A trope of international law scholarship is that the United States is an “exceptionalist” nation, one that takes a distinctive (frequently hostile, unilateralist, or hypocritical) stance toward international law. However, all major powers are similarly “exceptionalist,” in the sense that they take distinctive approaches to international law that reflect their values and interests. We illustrate these arguments with discussions of China, the European Union, and the United States. Charges of international-law exceptionalism betray an undefended assumption that one particular view of international law (for scholars, usually the European view) is universally valid.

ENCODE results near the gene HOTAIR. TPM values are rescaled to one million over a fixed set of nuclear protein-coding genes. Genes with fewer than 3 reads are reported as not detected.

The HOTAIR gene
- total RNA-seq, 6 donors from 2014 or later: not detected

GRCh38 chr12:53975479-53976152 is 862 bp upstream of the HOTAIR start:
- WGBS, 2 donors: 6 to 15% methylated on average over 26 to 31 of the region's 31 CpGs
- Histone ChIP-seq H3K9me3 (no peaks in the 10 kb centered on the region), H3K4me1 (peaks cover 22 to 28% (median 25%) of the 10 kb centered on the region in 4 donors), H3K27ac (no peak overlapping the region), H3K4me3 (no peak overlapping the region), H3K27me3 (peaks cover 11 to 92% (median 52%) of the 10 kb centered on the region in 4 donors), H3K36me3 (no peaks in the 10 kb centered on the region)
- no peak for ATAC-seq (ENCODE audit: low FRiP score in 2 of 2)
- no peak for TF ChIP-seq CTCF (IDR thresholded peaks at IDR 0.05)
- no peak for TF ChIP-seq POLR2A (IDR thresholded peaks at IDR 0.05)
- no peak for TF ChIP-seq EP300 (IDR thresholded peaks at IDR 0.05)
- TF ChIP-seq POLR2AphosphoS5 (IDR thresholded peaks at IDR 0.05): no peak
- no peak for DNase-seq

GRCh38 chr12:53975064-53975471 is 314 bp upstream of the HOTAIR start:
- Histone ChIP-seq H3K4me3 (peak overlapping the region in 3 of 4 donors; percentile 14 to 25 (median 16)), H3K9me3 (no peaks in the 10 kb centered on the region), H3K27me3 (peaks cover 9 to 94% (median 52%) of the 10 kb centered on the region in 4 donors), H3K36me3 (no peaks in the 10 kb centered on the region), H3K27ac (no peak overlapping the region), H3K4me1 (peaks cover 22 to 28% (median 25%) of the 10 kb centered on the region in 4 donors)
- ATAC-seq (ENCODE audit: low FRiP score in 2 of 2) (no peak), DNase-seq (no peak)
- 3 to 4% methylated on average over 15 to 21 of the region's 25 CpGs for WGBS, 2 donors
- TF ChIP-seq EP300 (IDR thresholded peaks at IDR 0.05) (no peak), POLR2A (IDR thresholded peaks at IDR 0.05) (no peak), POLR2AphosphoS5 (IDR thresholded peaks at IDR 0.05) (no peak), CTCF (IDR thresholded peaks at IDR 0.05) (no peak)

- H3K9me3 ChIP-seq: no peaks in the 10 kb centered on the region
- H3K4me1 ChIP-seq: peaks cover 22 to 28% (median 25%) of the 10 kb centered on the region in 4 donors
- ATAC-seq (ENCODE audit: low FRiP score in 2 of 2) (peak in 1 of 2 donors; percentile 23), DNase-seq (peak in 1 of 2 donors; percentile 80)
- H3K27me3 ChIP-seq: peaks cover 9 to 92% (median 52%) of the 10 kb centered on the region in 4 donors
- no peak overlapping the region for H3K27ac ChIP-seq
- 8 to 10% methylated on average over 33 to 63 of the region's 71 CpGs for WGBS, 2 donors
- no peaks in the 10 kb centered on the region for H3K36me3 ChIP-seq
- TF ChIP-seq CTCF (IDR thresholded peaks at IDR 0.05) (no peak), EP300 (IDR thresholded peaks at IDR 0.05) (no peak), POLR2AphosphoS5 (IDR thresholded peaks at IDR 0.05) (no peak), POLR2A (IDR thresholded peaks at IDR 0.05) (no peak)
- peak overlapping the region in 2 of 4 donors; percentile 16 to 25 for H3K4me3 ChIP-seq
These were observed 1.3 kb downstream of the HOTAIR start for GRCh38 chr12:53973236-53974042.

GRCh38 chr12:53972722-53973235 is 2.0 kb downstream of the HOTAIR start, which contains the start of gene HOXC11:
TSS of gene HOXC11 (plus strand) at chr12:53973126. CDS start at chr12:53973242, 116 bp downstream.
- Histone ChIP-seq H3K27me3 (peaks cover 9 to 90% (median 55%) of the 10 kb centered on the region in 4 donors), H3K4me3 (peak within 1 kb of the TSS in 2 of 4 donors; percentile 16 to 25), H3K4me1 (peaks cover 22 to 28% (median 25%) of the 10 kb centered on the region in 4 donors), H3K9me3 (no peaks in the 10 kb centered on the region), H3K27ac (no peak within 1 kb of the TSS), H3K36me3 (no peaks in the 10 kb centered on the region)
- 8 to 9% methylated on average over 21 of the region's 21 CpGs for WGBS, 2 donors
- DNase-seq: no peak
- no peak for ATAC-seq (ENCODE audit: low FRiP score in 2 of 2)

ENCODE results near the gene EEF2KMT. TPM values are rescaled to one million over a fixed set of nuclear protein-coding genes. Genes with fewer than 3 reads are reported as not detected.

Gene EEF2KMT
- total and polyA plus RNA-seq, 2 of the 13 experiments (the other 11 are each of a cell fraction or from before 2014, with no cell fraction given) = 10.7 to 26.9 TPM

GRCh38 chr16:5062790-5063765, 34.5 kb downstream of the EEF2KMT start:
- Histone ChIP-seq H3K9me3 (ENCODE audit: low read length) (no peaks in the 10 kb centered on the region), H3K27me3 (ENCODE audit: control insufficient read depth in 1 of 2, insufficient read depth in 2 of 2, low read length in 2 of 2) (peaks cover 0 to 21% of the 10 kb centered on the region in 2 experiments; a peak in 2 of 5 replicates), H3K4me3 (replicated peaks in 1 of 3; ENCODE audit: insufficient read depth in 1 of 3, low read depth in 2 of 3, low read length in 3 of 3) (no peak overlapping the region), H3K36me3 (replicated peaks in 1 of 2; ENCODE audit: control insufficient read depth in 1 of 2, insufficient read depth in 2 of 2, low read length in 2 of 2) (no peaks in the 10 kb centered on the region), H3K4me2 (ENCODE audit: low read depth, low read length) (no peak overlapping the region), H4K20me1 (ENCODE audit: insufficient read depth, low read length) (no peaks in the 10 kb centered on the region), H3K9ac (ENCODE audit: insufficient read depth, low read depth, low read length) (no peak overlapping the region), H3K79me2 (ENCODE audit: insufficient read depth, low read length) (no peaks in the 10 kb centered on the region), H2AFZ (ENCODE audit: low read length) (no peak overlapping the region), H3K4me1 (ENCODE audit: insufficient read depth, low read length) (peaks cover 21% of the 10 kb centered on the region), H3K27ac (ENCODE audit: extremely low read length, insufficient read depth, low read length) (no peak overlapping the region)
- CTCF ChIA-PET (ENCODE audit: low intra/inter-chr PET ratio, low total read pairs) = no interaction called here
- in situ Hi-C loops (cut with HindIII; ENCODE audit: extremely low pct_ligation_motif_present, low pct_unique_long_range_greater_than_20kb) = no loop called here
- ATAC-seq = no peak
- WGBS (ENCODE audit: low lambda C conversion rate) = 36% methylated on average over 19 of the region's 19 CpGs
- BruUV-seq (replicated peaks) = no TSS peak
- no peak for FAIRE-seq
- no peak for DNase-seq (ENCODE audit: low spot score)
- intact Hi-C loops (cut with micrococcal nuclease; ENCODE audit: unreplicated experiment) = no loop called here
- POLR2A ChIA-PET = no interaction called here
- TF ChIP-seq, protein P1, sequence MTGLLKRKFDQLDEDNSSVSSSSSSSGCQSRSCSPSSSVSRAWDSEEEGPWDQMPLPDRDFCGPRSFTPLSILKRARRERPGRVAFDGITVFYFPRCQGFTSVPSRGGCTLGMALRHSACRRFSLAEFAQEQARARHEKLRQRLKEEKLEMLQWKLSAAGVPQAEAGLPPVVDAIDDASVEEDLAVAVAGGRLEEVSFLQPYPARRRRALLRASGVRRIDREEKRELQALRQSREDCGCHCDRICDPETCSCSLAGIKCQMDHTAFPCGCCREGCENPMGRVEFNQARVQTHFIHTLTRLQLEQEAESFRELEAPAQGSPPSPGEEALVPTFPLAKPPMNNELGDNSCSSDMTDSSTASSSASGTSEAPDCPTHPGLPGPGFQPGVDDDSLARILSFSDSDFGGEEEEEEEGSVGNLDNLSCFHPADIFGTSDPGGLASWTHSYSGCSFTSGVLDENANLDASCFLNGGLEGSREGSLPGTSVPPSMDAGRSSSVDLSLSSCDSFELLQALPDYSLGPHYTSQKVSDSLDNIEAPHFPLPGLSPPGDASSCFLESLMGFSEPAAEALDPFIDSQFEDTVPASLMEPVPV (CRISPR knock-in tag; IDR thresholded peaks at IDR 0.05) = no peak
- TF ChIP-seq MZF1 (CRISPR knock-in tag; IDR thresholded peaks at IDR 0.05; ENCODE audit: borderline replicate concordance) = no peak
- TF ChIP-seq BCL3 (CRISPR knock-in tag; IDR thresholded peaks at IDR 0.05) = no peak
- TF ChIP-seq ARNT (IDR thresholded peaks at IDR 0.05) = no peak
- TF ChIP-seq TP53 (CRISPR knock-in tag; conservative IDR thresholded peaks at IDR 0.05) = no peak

European Law | International Law | Law
European Legal Studies Center
Center on Global Governance
Anu Bradford & Eric A. Posner,
Universal Exceptionalism in International Law,
Harvard International Law Journal, Vol. 52, p. 1, 2011; U of Chicago, Public Law Working Paper No. 290
Available at: https://scholarship.law.columbia.edu/faculty_scholarship/1628